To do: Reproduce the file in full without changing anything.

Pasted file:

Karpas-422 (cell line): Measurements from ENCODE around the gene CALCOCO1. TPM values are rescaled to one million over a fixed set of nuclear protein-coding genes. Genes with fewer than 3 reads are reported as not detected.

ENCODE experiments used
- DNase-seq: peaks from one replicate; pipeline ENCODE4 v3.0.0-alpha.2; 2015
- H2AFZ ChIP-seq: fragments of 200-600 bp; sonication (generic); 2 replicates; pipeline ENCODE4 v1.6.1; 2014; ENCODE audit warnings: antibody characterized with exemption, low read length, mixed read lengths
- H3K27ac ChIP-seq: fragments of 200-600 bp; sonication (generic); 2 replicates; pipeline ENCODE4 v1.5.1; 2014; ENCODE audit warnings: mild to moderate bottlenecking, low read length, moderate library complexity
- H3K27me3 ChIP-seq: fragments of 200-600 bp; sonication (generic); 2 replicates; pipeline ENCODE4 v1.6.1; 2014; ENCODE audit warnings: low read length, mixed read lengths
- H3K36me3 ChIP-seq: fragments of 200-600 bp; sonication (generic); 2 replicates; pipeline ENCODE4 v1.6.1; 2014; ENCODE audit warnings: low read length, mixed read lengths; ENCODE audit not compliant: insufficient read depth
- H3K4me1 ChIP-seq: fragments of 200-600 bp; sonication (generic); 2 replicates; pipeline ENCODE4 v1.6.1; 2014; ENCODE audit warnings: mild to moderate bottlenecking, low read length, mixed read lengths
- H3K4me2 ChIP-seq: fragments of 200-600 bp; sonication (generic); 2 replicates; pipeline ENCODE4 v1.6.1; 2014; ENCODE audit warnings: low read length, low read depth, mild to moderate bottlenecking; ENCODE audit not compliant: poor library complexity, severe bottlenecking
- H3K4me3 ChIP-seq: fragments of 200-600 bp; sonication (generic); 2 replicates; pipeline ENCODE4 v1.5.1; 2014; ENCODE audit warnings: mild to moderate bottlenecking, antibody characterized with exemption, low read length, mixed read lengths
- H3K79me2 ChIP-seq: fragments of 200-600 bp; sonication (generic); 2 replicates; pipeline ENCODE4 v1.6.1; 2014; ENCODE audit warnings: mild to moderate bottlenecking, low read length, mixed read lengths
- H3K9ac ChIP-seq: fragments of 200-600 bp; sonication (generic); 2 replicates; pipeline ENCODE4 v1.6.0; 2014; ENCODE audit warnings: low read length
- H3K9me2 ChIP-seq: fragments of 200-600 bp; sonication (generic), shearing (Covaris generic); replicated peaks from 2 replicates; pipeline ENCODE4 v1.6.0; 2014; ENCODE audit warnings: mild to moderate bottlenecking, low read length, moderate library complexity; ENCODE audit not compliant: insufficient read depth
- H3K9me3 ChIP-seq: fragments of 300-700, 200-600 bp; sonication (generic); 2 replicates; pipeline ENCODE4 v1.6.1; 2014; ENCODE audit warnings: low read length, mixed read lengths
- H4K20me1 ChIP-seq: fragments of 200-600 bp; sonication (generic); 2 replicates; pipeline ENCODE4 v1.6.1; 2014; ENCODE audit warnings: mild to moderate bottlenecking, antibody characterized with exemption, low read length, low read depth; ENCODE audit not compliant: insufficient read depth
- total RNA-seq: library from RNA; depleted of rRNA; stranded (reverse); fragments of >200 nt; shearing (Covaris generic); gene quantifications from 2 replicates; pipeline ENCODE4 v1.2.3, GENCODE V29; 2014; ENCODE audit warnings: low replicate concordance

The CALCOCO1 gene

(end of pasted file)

Karpas-422 (cell line): Measurements from ENCODE around the gene CALCOCO1. TPM values are rescaled to one million over a fixed set of nuclear protein-coding genes. Genes with fewer than 3 reads are reported as not detected.

ENCODE experiments used
- DNase-seq: peaks from one replicate; pipeline ENCODE4 v3.0.0-alpha.2; 2015
- H2AFZ ChIP-seq: fragments of 200-600 bp; sonication (generic); 2 replicates; pipeline ENCODE4 v1.6.1; 2014; ENCODE audit warnings: antibody characterized with exemption, low read length, mixed read lengths
- H3K27ac ChIP-seq: fragments of 200-600 bp; sonication (generic); 2 replicates; pipeline ENCODE4 v1.5.1; 2014; ENCODE audit warnings: mild to moderate bottlenecking, low read length, moderate library complexity
- H3K27me3 ChIP-seq: fragments of 200-600 bp; sonication (generic); 2 replicates; pipeline ENCODE4 v1.6.1; 2014; ENCODE audit warnings: low read length, mixed read lengths
- H3K36me3 ChIP-seq: fragments of 200-600 bp; sonication (generic); 2 replicates; pipeline ENCODE4 v1.6.1; 2014; ENCODE audit warnings: low read length, mixed read lengths; ENCODE audit not compliant: insufficient read depth
- H3K4me1 ChIP-seq: fragments of 200-600 bp; sonication (generic); 2 replicates; pipeline ENCODE4 v1.6.1; 2014; ENCODE audit warnings: mild to moderate bottlenecking, low read length, mixed read lengths
- H3K4me2 ChIP-seq: fragments of 200-600 bp; sonication (generic); 2 replicates; pipeline ENCODE4 v1.6.1; 2014; ENCODE audit warnings: low read length, low read depth, mild to moderate bottlenecking; ENCODE audit not compliant: poor library complexity, severe bottlenecking
- H3K4me3 ChIP-seq: fragments of 200-600 bp; sonication (generic); 2 replicates; pipeline ENCODE4 v1.5.1; 2014; ENCODE audit warnings: mild to moderate bottlenecking, antibody characterized with exemption, low read length, mixed read lengths
- H3K79me2 ChIP-seq: fragments of 200-600 bp; sonication (generic); 2 replicates; pipeline ENCODE4 v1.6.1; 2014; ENCODE audit warnings: mild to moderate bottlenecking, low read length, mixed read lengths
- H3K9ac ChIP-seq: fragments of 200-600 bp; sonication (generic); 2 replicates; pipeline ENCODE4 v1.6.0; 2014; ENCODE audit warnings: low read length
- H3K9me2 ChIP-seq: fragments of 200-600 bp; sonication (generic), shearing (Covaris generic); replicated peaks from 2 replicates; pipeline ENCODE4 v1.6.0; 2014; ENCODE audit warnings: mild to moderate bottlenecking, low read length, moderate library complexity; ENCODE audit not compliant: insufficient read depth
- H3K9me3 ChIP-seq: fragments of 300-700, 200-600 bp; sonication (generic); 2 replicates; pipeline ENCODE4 v1.6.1; 2014; ENCODE audit warnings: low read length, mixed read lengths
- H4K20me1 ChIP-seq: fragments of 200-600 bp; sonication (generic); 2 replicates; pipeline ENCODE4 v1.6.1; 2014; ENCODE audit warnings: mild to moderate bottlenecking, antibody characterized with exemption, low read length, low read depth; ENCODE audit not compliant: insufficient read depth
- total RNA-seq: library from RNA; depleted of rRNA; stranded (reverse); fragments of >200 nt; shearing (Covaris generic); gene quantifications from 2 replicates; pipeline ENCODE4 v1.2.3, GENCODE V29; 2014; ENCODE audit warnings: low replicate concordance

The CALCOCO1 gene